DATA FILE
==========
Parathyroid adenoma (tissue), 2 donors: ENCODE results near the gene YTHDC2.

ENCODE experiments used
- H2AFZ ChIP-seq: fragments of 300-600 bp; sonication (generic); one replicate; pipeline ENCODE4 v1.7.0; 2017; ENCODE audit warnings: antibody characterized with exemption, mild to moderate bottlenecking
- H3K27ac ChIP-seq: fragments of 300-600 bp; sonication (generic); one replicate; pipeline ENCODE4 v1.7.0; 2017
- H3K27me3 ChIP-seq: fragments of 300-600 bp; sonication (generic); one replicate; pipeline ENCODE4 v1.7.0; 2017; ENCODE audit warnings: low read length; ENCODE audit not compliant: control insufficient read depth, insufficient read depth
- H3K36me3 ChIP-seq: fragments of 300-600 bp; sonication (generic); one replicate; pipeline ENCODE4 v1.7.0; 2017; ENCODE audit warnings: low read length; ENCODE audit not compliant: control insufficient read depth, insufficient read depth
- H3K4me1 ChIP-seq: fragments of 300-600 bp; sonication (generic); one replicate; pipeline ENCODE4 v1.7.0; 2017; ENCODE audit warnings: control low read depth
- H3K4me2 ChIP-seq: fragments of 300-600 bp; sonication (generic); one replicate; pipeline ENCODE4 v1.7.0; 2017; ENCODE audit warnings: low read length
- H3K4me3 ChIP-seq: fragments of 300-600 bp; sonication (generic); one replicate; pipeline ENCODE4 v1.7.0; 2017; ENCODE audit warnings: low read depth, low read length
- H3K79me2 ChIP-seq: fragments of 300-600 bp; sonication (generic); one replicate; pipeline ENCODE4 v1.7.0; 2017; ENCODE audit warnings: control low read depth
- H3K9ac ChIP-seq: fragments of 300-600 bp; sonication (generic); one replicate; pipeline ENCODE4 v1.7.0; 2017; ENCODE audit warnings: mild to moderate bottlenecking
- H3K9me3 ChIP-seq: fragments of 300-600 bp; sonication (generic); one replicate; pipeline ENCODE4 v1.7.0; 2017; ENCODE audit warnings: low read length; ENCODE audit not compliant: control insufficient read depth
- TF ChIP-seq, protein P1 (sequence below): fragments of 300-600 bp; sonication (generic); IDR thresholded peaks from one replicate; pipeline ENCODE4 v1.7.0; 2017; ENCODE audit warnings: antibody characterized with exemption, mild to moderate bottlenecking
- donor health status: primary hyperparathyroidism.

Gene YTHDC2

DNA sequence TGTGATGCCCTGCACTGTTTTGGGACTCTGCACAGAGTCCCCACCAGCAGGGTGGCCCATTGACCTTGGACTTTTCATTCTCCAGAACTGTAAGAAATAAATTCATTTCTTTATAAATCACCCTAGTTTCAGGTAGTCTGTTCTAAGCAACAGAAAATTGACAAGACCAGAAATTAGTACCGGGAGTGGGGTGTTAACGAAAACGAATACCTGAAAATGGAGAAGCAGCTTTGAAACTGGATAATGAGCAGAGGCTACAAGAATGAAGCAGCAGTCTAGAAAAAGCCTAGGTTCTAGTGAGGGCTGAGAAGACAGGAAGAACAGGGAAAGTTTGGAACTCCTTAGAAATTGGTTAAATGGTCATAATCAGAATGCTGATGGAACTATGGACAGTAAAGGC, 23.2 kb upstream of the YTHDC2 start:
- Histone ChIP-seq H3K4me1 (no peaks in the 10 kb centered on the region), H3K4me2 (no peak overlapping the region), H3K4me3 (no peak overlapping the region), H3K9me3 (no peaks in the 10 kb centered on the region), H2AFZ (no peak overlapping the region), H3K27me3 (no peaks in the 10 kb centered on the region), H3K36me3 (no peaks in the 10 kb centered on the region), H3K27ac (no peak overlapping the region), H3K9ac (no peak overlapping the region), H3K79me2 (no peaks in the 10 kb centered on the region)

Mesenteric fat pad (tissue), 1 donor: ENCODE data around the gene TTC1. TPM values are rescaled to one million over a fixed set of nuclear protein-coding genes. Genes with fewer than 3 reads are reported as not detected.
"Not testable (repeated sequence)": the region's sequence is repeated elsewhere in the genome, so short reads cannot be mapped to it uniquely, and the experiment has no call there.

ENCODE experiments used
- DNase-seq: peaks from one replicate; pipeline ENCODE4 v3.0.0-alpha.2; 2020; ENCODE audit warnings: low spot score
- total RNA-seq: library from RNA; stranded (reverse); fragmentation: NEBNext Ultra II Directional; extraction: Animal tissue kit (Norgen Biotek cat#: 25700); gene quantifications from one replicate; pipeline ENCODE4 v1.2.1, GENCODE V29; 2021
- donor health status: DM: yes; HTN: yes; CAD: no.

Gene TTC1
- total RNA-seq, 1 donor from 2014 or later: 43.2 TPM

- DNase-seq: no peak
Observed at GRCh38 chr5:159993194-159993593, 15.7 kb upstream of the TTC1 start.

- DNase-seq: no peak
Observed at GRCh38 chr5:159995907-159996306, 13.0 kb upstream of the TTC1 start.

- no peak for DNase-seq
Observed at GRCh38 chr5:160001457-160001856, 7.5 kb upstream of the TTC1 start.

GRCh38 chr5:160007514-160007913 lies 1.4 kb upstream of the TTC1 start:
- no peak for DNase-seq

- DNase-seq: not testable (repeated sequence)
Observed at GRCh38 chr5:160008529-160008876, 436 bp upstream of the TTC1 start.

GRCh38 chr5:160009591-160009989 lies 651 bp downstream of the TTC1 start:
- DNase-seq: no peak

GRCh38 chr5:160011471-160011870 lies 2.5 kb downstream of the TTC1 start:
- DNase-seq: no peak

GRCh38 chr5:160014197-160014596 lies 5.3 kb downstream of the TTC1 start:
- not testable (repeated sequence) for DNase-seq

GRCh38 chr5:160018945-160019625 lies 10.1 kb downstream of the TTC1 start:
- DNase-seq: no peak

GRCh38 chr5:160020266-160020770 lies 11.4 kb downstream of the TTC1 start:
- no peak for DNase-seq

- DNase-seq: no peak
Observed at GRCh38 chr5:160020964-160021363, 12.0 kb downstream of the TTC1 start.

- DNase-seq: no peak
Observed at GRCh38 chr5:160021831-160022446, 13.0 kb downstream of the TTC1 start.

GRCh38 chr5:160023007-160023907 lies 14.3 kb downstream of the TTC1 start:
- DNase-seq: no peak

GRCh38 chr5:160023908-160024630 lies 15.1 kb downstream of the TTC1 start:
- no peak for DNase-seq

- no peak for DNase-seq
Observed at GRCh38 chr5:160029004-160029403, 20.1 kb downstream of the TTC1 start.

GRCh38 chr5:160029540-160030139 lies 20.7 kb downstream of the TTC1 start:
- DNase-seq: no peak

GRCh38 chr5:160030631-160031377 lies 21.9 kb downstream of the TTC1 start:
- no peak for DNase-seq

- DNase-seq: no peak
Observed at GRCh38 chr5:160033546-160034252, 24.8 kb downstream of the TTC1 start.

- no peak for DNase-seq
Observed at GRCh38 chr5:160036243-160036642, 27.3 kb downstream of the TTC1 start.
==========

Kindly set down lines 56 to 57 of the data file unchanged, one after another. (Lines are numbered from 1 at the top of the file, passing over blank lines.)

GRCh38 chr5:160029540-160030139 lies 20.7 kb downstream of the TTC1 start:
- DNase-seq: no peak